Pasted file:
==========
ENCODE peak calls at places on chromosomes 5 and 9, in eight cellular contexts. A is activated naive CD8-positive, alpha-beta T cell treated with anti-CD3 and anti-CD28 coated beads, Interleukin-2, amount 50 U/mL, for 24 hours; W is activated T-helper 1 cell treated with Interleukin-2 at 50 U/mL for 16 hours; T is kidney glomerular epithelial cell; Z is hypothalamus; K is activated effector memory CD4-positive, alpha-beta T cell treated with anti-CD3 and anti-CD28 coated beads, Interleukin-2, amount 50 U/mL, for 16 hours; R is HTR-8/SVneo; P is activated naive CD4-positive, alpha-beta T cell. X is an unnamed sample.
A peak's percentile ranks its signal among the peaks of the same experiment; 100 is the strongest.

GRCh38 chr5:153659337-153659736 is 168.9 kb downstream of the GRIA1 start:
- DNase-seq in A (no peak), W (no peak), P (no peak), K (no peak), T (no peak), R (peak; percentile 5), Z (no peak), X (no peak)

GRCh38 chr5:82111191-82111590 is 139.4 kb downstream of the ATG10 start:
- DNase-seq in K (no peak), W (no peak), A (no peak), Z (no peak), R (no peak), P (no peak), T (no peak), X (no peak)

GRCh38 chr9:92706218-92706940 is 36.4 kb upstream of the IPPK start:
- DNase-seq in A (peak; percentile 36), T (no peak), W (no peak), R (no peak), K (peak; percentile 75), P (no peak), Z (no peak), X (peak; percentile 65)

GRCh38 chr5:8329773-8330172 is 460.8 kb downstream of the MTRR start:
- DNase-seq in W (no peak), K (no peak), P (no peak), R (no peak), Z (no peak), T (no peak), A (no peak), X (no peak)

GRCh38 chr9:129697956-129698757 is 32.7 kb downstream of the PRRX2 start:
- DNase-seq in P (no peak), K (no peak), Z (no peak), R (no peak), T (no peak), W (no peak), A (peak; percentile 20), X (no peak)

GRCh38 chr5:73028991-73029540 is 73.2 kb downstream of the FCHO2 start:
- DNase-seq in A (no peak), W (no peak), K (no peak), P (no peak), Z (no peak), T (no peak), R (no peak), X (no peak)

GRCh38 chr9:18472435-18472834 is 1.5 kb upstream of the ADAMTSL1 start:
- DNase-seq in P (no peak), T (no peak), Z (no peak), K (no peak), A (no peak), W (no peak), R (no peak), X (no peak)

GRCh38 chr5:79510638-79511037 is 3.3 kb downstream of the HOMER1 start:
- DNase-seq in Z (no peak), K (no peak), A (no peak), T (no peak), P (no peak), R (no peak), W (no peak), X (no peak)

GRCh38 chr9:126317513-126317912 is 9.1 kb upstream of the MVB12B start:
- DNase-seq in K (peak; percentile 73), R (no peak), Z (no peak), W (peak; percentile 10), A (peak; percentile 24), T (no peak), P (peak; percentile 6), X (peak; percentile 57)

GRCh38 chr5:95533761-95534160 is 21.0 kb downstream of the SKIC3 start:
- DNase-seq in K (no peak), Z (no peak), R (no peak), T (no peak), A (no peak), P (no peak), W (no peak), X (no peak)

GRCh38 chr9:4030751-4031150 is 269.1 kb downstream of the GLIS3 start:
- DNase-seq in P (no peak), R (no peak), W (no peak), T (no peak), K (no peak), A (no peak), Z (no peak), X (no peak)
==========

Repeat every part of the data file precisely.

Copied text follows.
ENCODE peak calls at places on chromosomes 5 and 9, in eight cellular contexts. A is activated naive CD8-positive, alpha-beta T cell treated with anti-CD3 and anti-CD28 coated beads, Interleukin-2, amount 50 U/mL, for 24 hours; W is activated T-helper 1 cell treated with Interleukin-2 at 50 U/mL for 16 hours; T is kidney glomerular epithelial cell; Z is hypothalamus; K is activated effector memory CD4-positive, alpha-beta T cell treated with anti-CD3 and anti-CD28 coated beads, Interleukin-2, amount 50 U/mL, for 16 hours; R is HTR-8/SVneo; P is activated naive CD4-positive, alpha-beta T cell. X is an unnamed sample.
A peak's percentile ranks its signal among the peaks of the same experiment; 100 is the strongest.

GRCh38 chr5:153659337-153659736 is 168.9 kb downstream of the GRIA1 start:
- DNase-seq in A (no peak), W (no peak), P (no peak), K (no peak), T (no peak), R (peak; percentile 5), Z (no peak), X (no peak)

GRCh38 chr5:82111191-82111590 is 139.4 kb downstream of the ATG10 start:
- DNase-seq in K (no peak), W (no peak), A (no peak), Z (no peak), R (no peak), P (no peak), T (no peak), X (no peak)

GRCh38 chr9:92706218-92706940 is 36.4 kb upstream of the IPPK start:
- DNase-seq in A (peak; percentile 36), T (no peak), W (no peak), R (no peak), K (peak; percentile 75), P (no peak), Z (no peak), X (peak; percentile 65)

GRCh38 chr5:8329773-8330172 is 460.8 kb downstream of the MTRR start:
- DNase-seq in W (no peak), K (no peak), P (no peak), R (no peak), Z (no peak), T (no peak), A (no peak), X (no peak)

GRCh38 chr9:129697956-129698757 is 32.7 kb downstream of the PRRX2 start:
- DNase-seq in P (no peak), K (no peak), Z (no peak), R (no peak), T (no peak), W (no peak), A (peak; percentile 20), X (no peak)

GRCh38 chr5:73028991-73029540 is 73.2 kb downstream of the FCHO2 start:
- DNase-seq in A (no peak), W (no peak), K (no peak), P (no peak), Z (no peak), T (no peak), R (no peak), X (no peak)

GRCh38 chr9:18472435-18472834 is 1.5 kb upstream of the ADAMTSL1 start:
- DNase-seq in P (no peak), T (no peak), Z (no peak), K (no peak), A (no peak), W (no peak), R (no peak), X (no peak)

GRCh38 chr5:79510638-79511037 is 3.3 kb downstream of the HOMER1 start:
- DNase-seq in Z (no peak), K (no peak), A (no peak), T (no peak), P (no peak), R (no peak), W (no peak), X (no peak)

GRCh38 chr9:126317513-126317912 is 9.1 kb upstream of the MVB12B start:
- DNase-seq in K (peak; percentile 73), R (no peak), Z (no peak), W (peak; percentile 10), A (peak; percentile 24), T (no peak), P (peak; percentile 6), X (peak; percentile 57)

GRCh38 chr5:95533761-95534160 is 21.0 kb downstream of the SKIC3 start:
- DNase-seq in K (no peak), Z (no peak), R (no peak), T (no peak), A (no peak), P (no peak), W (no peak), X (no peak)

GRCh38 chr9:4030751-4031150 is 269.1 kb downstream of the GLIS3 start:
- DNase-seq in P (no peak), R (no peak), W (no peak), T (no peak), K (no peak), A (no peak), Z (no peak), X (no peak)